Electrons possess many different properties, but the one that is most commonly used is charge. The negative charge of an electron is the reason that we have lights, computers, and cellphones—it is the heart of all electronics. But what if it was possible to use the other properties of electrons as well as charge? For example, electrons have a property known as spin which could carry information along with the electrical charge. This is why spin is being explored as a way to add an extra degree of freedom to how we use electrons, which has implications for data storage and may be crucial for quantum computers.
Bistability is a property meaning something that can be stable in two different states. Just like a light switch is stable in the off and on position, bistable materials can exist in two different and stable states. In a similar way to a light switch, many bistable materials can be flipped between the two different states, effectively making them switches. Modern electronic devices are built up of tiny switches which are stacked onto every circuit board. One of the main aims of this area of research is to find new switches that can make modern electronics smaller, faster and more powerful.
Bistability is related to spin in materials that exhibit a phenomenon called spin crossover. This is where the transition of a material between a stable high-spin or low-spin state is coupled with changes in their magnetic, optical or structural properties. This means that you can alter the spin state of a material by exposing it to magnets, light or mechanical stress. If the process of changing the spin state can be carefully controlled, it means that it is possible to write information into the spin state of a material, where a binary 1 or a 0 could be represented by a high or a low spin.
There are several recurring challenges with research into spin crossover. For example, it is often possible to change the spin state of a material at temperatures and pressures that are not usable in most everyday electronics. It is also often very difficult to uncouple the effect of charge and spin. This is because when spin crossover occurs, it is often accompanied by a change in the charge known as metal charge transfer. To date, there are very few materials that have exhibited spin crossover without metal charge transfer.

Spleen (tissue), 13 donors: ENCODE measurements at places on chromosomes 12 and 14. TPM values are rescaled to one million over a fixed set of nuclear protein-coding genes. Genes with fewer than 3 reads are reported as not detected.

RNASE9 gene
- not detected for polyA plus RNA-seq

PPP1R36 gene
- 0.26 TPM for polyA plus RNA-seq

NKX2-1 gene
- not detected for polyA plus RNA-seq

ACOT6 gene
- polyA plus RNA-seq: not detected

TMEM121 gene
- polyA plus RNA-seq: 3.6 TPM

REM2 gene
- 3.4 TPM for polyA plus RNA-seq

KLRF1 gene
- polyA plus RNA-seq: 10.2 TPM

A pan-European team of researchers set out to characterise the Prussian blue analogue FePt(CN)6. This is an elusive class of material that displays spin crossover without metal charge transfer. Using Diamond’s Extreme Conditions beamline (I15), the research team discovered that spin crossover could be induced in this Prussian blue analogue by subjecting it to either X-ray irradiation or moderate pressure. While X-ray irradiation may have limited practical applications, the discovery that only moderate pressure can produce spin crossover means that this could be used in less extreme circumstances.
This study highlights the benefits of studying Prussian blue analogues which are an interesting group of chemically similar materials with strikingly different properties. The properties of these analogues are also tunable, making them useful in a range of different applications. In the future, it is hoped that more research will be done into the spin crossover transitions in Prussian blue analogues, which should uncover more materials that can transition their spin state under ambient conditions. This would make their use in electronic devices more likely.
Hanna L. B. Boström et al. Spin crossover in the Prussian blue analogue FePt(CN)6 induced by pressure or X-ray irradiation. Dalton Transactions 49, 12940 - 12944.(September 2020) . DOI: 10.1039/D0DT02036B
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